A 10-year follow‐up on the practice of luteal phase support using worldwide web‐based surveys

Gon Shoham, Milton Leong, Ariel Weissman

Research output: Contribution to journalArticlepeer-review

Abstract

Background: It has been demonstrated that luteal phase support (LPS) is crucial in filling the gap between the disappearance of exogenously administered hCG for ovulation triggering and the initiation of secretion of endogenous hCG from the implanting conceptus. LPS has a pivotal role of in establishing and maintaining in vitro fertilization (IVF) pregnancies. Over the last decade, a plethora of studies bringing new information on many aspects of LPS have been published. Due to lack of consent between researchers and a dearth of robust evidence-based guidelines, we wanted to make the leap from the bench to the bedside, what are the common LPS practices in fresh IVF cycles compared to current evidence and guidelines? How has expert opinion changed over 10 years in light of recent literature? Methods: Over a decade (2009–2019), we conducted 4 web-based surveys on a large IVF-specialist website on common LPS practices and controversies. The self-report, multiple-choice surveys quantified results by annual IVF cycles. Results: On average, 303 IVF units responded to each survey, representing, on average, 231,000 annual IVF cycles. Most respondents in 2019 initiated LPS on the day of, or the day after egg collection (48.7 % and 36.3 %, respectively). In 2018, 72 % of respondents administered LPS for 8–10 gestational weeks, while in 2019, 65 % continued LPS until 10–12 weeks. Vaginal progesterone is the predominant delivery route; its utilization rose from 64 % of cycles in 2009 to 74.1 % in 2019. Oral P use has remained negligible; a slight increase to 2.9 % in 2019 likely reflects dydrogesterone’s introduction into practice. E2 and GnRH agonists are rarely used for LPS, as is hCG alone, limited by its associated risk of ovarian hyperstimulation syndrome (OHSS). Conclusions: Our Assisted reproductive technology (ART)-community survey series gave us insights into physician views on using progesterone for LPS. Despite extensive research and numerous publications, evidence quality and recommendation levels are surprisingly low for most topics. Clinical guidelines use mostly low-quality evidence. There is no single accepted LPS protocol. Our study highlights the gaps between science and practice and the need for further LPS research, with an emphasis on treatment individualization.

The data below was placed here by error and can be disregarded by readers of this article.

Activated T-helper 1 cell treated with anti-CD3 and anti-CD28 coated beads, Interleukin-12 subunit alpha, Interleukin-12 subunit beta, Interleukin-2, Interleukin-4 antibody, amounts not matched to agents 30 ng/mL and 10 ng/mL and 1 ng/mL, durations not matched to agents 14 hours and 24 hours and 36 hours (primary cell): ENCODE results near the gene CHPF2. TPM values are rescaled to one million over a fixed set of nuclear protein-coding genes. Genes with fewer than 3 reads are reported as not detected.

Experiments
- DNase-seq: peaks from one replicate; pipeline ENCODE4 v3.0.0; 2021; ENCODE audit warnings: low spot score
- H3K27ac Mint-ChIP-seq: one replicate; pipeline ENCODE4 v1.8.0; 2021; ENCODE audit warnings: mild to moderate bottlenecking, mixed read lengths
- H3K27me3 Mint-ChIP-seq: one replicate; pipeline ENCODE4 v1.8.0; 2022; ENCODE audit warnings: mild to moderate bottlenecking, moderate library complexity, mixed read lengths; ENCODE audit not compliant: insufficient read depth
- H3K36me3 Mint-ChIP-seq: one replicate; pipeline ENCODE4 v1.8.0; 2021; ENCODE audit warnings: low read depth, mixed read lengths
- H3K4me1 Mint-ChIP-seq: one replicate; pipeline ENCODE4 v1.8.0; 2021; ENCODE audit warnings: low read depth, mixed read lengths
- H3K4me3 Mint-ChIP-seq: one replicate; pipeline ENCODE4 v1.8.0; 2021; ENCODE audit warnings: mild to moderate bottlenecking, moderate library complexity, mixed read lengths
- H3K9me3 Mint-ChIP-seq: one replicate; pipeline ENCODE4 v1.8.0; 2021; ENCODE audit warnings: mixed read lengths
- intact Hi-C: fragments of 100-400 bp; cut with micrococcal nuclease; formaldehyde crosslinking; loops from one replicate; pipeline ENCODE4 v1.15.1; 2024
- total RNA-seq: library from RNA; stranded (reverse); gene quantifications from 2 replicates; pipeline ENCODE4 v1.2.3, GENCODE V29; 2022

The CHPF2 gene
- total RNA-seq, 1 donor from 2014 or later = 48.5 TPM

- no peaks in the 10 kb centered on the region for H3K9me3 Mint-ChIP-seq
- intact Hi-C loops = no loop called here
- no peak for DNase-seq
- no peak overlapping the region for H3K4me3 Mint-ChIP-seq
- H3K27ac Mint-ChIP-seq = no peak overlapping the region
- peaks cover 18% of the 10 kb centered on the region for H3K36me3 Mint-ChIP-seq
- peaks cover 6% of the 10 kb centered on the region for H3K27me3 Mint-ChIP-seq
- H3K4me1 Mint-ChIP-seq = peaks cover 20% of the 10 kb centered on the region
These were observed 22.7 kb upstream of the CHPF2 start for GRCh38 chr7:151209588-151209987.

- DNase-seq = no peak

Original languageEnglish
Article number15
JournalReproductive Biology and Endocrinology
Volume19
Issue number1
DOIs
StatePublished - Dec 2021

Keywords

  • IVF
  • Luteal phase support
  • Progesterone
  • Survey

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